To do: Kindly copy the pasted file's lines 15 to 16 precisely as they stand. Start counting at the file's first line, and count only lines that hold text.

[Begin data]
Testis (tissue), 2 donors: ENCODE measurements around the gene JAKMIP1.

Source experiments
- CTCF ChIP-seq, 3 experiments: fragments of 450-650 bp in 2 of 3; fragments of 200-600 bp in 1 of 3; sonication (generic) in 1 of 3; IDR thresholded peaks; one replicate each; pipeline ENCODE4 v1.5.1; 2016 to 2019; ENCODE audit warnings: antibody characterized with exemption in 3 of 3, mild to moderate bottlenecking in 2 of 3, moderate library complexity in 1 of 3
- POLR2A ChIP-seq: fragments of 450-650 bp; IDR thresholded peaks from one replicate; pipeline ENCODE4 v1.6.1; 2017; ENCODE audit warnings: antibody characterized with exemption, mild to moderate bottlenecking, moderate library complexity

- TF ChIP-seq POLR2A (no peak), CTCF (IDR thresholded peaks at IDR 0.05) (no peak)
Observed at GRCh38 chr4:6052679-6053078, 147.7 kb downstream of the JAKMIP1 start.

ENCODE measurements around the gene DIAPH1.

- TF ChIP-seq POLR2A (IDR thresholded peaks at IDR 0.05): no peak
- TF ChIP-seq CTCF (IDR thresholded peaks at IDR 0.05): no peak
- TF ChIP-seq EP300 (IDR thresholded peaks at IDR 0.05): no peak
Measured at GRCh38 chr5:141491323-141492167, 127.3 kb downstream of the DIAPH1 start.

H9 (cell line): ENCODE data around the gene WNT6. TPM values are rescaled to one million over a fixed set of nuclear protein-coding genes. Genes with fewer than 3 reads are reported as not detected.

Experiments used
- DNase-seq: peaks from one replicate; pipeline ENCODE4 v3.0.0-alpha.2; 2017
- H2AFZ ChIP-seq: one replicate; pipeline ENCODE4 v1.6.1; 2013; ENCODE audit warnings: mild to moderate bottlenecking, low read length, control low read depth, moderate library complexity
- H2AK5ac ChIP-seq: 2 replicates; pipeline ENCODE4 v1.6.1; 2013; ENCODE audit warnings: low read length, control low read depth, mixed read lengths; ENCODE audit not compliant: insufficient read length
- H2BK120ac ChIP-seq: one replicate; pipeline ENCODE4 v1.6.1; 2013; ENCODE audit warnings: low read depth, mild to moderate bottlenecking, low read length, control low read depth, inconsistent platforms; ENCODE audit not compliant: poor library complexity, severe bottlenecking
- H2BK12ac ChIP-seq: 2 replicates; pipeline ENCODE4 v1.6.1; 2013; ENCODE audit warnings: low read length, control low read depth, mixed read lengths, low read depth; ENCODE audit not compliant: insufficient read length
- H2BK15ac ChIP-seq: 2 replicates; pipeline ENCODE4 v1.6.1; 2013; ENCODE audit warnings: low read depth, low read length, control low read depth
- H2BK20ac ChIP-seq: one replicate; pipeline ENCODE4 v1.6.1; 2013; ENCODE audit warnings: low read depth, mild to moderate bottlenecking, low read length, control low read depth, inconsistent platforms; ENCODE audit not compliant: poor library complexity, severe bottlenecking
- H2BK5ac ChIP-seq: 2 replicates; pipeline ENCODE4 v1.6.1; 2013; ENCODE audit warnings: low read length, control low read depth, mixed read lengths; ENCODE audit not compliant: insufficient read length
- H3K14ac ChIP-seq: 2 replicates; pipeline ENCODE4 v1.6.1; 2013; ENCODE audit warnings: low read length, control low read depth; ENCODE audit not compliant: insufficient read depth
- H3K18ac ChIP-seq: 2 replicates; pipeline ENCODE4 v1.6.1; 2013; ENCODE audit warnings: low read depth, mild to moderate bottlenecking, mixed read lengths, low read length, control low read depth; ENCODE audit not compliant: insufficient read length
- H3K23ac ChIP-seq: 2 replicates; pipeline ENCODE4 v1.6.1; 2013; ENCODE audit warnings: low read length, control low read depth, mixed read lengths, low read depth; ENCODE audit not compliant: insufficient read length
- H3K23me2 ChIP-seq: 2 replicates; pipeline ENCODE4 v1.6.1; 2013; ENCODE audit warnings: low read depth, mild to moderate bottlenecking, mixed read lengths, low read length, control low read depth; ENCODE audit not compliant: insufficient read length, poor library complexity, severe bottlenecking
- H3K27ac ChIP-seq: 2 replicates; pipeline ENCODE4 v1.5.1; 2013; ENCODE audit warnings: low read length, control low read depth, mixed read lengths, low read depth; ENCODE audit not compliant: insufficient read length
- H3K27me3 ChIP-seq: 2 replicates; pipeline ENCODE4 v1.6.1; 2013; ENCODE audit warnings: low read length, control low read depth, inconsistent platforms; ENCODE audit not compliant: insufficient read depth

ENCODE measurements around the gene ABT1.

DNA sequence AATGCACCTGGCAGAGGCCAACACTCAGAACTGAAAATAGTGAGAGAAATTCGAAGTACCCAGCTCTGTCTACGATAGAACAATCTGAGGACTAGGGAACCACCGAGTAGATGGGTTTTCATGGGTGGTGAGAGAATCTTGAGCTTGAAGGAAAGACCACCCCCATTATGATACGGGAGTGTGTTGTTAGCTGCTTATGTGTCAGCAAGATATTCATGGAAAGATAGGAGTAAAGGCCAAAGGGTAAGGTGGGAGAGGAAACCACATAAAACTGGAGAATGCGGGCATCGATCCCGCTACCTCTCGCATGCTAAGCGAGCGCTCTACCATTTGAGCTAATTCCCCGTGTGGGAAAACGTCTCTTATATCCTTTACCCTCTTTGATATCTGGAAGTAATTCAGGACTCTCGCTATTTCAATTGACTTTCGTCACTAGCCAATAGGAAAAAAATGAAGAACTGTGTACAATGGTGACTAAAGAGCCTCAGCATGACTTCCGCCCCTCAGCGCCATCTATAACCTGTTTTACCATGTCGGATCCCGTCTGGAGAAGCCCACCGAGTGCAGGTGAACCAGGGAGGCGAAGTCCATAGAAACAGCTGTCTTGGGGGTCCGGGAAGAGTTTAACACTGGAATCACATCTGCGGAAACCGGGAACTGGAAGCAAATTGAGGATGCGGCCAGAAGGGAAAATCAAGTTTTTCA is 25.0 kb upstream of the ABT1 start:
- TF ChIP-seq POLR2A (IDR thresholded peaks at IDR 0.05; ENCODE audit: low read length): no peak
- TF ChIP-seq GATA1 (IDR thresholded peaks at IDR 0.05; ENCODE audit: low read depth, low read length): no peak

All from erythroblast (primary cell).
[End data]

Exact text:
- H2AFZ ChIP-seq: one replicate; pipeline ENCODE4 v1.6.1; 2013; ENCODE audit warnings: mild to moderate bottlenecking, low read length, control low read depth, moderate library complexity
- H2AK5ac ChIP-seq: 2 replicates; pipeline ENCODE4 v1.6.1; 2013; ENCODE audit warnings: low read length, control low read depth, mixed read lengths; ENCODE audit not compliant: insufficient read length